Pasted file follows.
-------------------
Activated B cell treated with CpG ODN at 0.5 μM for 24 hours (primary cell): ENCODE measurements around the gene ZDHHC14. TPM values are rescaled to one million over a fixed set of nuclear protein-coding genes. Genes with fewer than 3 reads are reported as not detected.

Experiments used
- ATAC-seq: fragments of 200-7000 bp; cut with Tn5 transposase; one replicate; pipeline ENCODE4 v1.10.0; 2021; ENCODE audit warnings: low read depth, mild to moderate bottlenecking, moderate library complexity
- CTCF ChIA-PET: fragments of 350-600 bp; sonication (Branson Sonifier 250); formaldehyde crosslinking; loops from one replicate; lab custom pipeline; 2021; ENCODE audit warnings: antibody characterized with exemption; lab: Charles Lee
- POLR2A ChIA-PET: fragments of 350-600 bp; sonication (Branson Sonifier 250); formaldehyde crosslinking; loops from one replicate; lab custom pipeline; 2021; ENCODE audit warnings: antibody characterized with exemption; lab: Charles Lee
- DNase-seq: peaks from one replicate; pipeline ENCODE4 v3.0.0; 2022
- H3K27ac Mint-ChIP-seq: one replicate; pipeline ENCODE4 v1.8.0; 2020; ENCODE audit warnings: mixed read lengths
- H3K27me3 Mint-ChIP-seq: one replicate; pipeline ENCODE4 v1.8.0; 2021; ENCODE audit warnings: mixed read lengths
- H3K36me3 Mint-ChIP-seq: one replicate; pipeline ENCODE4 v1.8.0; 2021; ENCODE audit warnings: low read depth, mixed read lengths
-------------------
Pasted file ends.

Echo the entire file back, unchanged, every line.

Activated B cell treated with CpG ODN at 0.5 μM for 24 hours (primary cell): ENCODE measurements around the gene ZDHHC14. TPM values are rescaled to one million over a fixed set of nuclear protein-coding genes. Genes with fewer than 3 reads are reported as not detected.

Experiments used
- ATAC-seq: fragments of 200-7000 bp; cut with Tn5 transposase; one replicate; pipeline ENCODE4 v1.10.0; 2021; ENCODE audit warnings: low read depth, mild to moderate bottlenecking, moderate library complexity
- CTCF ChIA-PET: fragments of 350-600 bp; sonication (Branson Sonifier 250); formaldehyde crosslinking; loops from one replicate; lab custom pipeline; 2021; ENCODE audit warnings: antibody characterized with exemption; lab: Charles Lee
- POLR2A ChIA-PET: fragments of 350-600 bp; sonication (Branson Sonifier 250); formaldehyde crosslinking; loops from one replicate; lab custom pipeline; 2021; ENCODE audit warnings: antibody characterized with exemption; lab: Charles Lee
- DNase-seq: peaks from one replicate; pipeline ENCODE4 v3.0.0; 2022
- H3K27ac Mint-ChIP-seq: one replicate; pipeline ENCODE4 v1.8.0; 2020; ENCODE audit warnings: mixed read lengths
- H3K27me3 Mint-ChIP-seq: one replicate; pipeline ENCODE4 v1.8.0; 2021; ENCODE audit warnings: mixed read lengths
- H3K36me3 Mint-ChIP-seq: one replicate; pipeline ENCODE4 v1.8.0; 2021; ENCODE audit warnings: low read depth, mixed read lengths